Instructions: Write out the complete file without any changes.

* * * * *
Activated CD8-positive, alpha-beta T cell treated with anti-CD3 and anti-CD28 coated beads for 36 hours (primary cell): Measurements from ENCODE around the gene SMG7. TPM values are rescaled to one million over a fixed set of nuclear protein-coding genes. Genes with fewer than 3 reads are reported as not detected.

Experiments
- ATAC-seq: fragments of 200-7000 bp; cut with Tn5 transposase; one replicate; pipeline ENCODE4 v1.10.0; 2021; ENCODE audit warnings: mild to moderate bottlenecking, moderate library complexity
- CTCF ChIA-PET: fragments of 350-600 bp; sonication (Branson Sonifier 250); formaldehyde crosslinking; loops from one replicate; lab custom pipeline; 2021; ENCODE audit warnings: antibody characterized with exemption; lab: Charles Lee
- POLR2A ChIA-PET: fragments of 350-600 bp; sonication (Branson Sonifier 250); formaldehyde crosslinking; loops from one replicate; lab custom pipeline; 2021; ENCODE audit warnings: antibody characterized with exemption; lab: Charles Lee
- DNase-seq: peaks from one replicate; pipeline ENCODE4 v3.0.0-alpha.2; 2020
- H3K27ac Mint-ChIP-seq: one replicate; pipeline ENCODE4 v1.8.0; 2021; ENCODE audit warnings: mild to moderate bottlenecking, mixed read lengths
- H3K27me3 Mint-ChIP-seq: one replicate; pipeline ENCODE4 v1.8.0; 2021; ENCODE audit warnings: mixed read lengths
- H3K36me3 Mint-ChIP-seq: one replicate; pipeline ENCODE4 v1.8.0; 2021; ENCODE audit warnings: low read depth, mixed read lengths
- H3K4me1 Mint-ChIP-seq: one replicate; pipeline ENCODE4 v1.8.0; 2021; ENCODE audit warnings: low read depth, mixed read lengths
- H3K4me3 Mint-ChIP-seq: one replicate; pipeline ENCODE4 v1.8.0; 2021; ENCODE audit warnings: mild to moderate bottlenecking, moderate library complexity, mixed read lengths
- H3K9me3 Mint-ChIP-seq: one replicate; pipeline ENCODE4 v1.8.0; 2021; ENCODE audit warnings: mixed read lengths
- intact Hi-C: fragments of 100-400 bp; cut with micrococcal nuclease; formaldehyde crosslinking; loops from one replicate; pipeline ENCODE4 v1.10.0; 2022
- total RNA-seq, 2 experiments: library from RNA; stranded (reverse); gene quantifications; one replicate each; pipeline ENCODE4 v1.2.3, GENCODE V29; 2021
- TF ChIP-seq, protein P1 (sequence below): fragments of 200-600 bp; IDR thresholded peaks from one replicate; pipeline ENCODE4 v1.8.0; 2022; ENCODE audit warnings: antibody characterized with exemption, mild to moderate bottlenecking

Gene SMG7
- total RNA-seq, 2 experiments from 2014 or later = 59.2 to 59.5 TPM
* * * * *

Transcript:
Activated CD8-positive, alpha-beta T cell treated with anti-CD3 and anti-CD28 coated beads for 36 hours (primary cell): Measurements from ENCODE around the gene SMG7. TPM values are rescaled to one million over a fixed set of nuclear protein-coding genes. Genes with fewer than 3 reads are reported as not detected.

Experiments
- ATAC-seq: fragments of 200-7000 bp; cut with Tn5 transposase; one replicate; pipeline ENCODE4 v1.10.0; 2021; ENCODE audit warnings: mild to moderate bottlenecking, moderate library complexity
- CTCF ChIA-PET: fragments of 350-600 bp; sonication (Branson Sonifier 250); formaldehyde crosslinking; loops from one replicate; lab custom pipeline; 2021; ENCODE audit warnings: antibody characterized with exemption; lab: Charles Lee
- POLR2A ChIA-PET: fragments of 350-600 bp; sonication (Branson Sonifier 250); formaldehyde crosslinking; loops from one replicate; lab custom pipeline; 2021; ENCODE audit warnings: antibody characterized with exemption; lab: Charles Lee
- DNase-seq: peaks from one replicate; pipeline ENCODE4 v3.0.0-alpha.2; 2020
- H3K27ac Mint-ChIP-seq: one replicate; pipeline ENCODE4 v1.8.0; 2021; ENCODE audit warnings: mild to moderate bottlenecking, mixed read lengths
- H3K27me3 Mint-ChIP-seq: one replicate; pipeline ENCODE4 v1.8.0; 2021; ENCODE audit warnings: mixed read lengths
- H3K36me3 Mint-ChIP-seq: one replicate; pipeline ENCODE4 v1.8.0; 2021; ENCODE audit warnings: low read depth, mixed read lengths
- H3K4me1 Mint-ChIP-seq: one replicate; pipeline ENCODE4 v1.8.0; 2021; ENCODE audit warnings: low read depth, mixed read lengths
- H3K4me3 Mint-ChIP-seq: one replicate; pipeline ENCODE4 v1.8.0; 2021; ENCODE audit warnings: mild to moderate bottlenecking, moderate library complexity, mixed read lengths
- H3K9me3 Mint-ChIP-seq: one replicate; pipeline ENCODE4 v1.8.0; 2021; ENCODE audit warnings: mixed read lengths
- intact Hi-C: fragments of 100-400 bp; cut with micrococcal nuclease; formaldehyde crosslinking; loops from one replicate; pipeline ENCODE4 v1.10.0; 2022
- total RNA-seq, 2 experiments: library from RNA; stranded (reverse); gene quantifications; one replicate each; pipeline ENCODE4 v1.2.3, GENCODE V29; 2021
- TF ChIP-seq, protein P1 (sequence below): fragments of 200-600 bp; IDR thresholded peaks from one replicate; pipeline ENCODE4 v1.8.0; 2022; ENCODE audit warnings: antibody characterized with exemption, mild to moderate bottlenecking

Gene SMG7
- total RNA-seq, 2 experiments from 2014 or later = 59.2 to 59.5 TPM